As a resident of the Netherlands, my own awareness of Jack McGillis came from an invitation from a Belgian event list that I subscribe to. Over 14,000 U.S. service personnel are buried in Belgium across three different military cemeteries. Every U.S. Memorial Day weekend since 1923, officials from the United States and Belgium have held ceremonies to honor these war dead. When I received an invitation, I searched the records of the cemetery closest to me to see if anyone from Duluth was buried there and found John Matthew McGillis.

A Belgian student reads a letter to the soldiers that died in the Battle of the Bulge during a memorial ceremony at Henri-Chapelle American Cemetery on Saturday, May 25, 2024. (Photo by Matthew James)

But my desire to tell his story here doesn’t just come from my connection to where he was born. At least 10 other soldiers from Duluth are buried in U.S. military cemeteries in the Netherlands and Belgium.

From where I live in the Netherlands, the train trip to the middle of Belgium only takes an hour. It’s an easy place to go for a cheap vacation. When asked what my favorite city in Belgium is, I have always said Liege. People find it an odd choice. Belgium has a number of cities with beautifully well-preserved historic city centers. Liege is not one of those cities and so I’m always asked to explain. And I always answer that I like to go there because it reminds me of where I grew up.

There are some superficial comparisons to be made. Like Duluth, the city is built on rolling hills that overlook water, in this case the Maas River. But more than that, Duluth and Liege share some common history. In the late 19th and early 20th centuries, nearby mining and the opening of a major steel plant in the city brought incredible wealth to Liege. The city is still full of beautiful homes built during this period. These homes aren’t always well maintained, as the wealth didn’t last long. After World War II, a combination of factors led to a significant economic decline. In 1981, the same year that U.S. Steel ended its operations in Duluth, the steel plant in Liege laid off nearly half its workers, continuing a process of gradually shutting down that would last until 2014. In Liege, it seems that many of the historic buildings are only still standing because no one has yet worked up the funding for a redevelopment project to replace them.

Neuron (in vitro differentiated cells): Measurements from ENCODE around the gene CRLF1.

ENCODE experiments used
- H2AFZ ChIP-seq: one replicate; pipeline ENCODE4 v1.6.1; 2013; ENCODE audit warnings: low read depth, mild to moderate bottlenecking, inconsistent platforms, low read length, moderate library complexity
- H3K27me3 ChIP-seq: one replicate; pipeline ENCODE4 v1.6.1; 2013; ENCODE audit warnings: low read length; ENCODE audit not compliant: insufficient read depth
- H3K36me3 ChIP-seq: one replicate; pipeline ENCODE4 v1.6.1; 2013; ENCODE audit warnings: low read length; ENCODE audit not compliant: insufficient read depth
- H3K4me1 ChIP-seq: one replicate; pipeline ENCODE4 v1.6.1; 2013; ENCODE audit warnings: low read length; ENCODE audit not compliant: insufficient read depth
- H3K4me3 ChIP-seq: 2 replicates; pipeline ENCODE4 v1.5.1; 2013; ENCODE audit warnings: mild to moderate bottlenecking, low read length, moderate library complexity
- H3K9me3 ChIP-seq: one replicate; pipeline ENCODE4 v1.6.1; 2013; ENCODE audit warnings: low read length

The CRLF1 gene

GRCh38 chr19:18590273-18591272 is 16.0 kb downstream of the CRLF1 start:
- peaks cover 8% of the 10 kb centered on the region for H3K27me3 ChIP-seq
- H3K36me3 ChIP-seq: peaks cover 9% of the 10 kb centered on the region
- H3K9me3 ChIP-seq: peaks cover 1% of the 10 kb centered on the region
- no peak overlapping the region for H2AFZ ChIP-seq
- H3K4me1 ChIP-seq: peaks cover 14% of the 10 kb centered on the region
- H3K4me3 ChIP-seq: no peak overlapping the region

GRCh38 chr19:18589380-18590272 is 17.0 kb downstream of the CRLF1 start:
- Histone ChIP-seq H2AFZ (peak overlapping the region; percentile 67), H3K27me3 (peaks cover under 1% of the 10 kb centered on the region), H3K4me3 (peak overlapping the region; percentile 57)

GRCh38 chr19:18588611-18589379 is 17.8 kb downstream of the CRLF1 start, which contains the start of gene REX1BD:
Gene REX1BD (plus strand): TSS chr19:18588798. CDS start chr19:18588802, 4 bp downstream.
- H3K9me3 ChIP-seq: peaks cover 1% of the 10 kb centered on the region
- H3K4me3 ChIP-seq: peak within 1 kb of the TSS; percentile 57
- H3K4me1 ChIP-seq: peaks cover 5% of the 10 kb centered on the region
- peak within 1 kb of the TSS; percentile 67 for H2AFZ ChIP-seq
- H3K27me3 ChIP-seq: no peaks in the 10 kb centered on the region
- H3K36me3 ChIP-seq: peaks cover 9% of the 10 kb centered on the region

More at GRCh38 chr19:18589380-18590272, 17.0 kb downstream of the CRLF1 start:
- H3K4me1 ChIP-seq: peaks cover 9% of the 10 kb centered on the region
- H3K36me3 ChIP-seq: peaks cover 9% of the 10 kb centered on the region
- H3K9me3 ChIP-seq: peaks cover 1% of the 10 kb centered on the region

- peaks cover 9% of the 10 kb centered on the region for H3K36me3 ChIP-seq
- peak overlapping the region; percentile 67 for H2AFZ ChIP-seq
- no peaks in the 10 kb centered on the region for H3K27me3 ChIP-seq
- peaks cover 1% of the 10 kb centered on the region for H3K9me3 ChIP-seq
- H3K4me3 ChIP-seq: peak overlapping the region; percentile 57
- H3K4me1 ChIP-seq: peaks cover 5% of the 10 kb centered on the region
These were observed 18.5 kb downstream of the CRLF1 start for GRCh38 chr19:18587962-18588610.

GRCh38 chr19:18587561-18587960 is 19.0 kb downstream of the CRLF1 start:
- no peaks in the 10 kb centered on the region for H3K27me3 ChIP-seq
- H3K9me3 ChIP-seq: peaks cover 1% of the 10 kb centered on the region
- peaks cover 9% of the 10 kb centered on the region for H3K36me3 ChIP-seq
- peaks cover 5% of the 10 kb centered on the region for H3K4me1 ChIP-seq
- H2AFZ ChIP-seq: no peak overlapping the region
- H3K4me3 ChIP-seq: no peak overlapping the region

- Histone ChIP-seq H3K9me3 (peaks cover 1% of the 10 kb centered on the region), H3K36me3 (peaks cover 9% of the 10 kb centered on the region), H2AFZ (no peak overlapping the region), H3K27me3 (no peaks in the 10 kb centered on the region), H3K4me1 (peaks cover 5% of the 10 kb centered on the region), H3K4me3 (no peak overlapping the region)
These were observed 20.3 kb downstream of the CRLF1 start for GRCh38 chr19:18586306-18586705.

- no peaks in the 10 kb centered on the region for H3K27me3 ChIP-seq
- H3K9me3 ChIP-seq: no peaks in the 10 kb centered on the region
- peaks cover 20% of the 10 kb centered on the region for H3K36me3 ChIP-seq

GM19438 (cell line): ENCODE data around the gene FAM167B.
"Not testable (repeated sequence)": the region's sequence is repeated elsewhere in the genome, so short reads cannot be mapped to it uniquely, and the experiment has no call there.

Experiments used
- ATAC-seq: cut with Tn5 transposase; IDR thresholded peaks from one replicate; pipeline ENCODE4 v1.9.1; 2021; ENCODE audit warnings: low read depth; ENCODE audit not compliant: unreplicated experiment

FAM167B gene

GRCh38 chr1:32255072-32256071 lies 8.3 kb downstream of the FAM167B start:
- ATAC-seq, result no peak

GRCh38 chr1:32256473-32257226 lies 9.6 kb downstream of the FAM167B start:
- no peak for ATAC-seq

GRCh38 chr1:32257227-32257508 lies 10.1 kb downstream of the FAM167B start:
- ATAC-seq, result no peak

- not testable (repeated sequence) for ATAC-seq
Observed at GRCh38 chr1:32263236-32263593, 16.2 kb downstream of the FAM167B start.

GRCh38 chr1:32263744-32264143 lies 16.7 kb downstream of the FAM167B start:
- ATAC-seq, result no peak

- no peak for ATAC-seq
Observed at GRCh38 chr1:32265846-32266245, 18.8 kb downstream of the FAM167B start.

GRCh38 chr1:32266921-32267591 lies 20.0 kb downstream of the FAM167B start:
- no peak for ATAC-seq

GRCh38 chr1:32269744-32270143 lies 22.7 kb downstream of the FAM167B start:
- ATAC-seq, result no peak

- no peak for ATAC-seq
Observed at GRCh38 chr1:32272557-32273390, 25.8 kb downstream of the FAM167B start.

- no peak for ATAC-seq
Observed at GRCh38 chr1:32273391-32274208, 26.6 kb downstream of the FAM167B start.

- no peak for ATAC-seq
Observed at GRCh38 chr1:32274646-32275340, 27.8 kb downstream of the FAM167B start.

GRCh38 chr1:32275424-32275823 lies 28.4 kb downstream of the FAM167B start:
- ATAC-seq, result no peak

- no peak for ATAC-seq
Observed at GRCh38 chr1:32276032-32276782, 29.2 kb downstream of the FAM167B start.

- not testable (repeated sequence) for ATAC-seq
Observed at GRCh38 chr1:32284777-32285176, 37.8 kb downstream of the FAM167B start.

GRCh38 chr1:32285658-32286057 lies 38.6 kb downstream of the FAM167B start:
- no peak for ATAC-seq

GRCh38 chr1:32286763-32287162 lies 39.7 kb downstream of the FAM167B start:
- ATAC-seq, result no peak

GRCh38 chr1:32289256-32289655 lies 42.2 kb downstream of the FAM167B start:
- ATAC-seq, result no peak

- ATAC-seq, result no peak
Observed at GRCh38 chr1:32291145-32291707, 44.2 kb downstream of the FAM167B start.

A historic church in Liege, awaiting likely demolition. (Photo by Matthew James)

But also like Duluth, Liege has seen a bit of resurgence over the past decades, reinventing itself as tourist destination by becoming a cultural hub for the region and capitalizing on the unique sense of place created by its industrial past. It’s this sense of a shared story, as much as fall colors that transform the hills every year, that make me feel a bit at home whenever I visit Liege.

When I first read that Private McGillis had been at work in Liege when he died, I wondered if he felt the same way during his brief time there. It would have been a different city then, but so was Duluth. And then I realized the obvious: He was in Liege not only in a time of war but when the city was in the midst of an active battle. It probably couldn’t have felt farther from home. The only familiar element was likely the cold, with 8 inches of snow on the ground and an average temperature of 20 degrees Fahrenheit.

A family member recently found a photo that our grandfather sent to his sister in the early summer of 1945, after the war had ended and before he returned to Northern Minnesota to start a family. He’s out of uniform and enjoying the sun in front one of the grand cafes of the French Riviera. Jack McGillis never had an opportunity to send his sister a similar photo. He never saw Liege in peacetime. It’s a nice place. It feels like Duluth. And in writing this, I now have some understanding of how much the McGillis family, and so many others, sacrificed to make it possible for me to know that.

A hillside neighborhood in Liege. (Photo by Matthew James)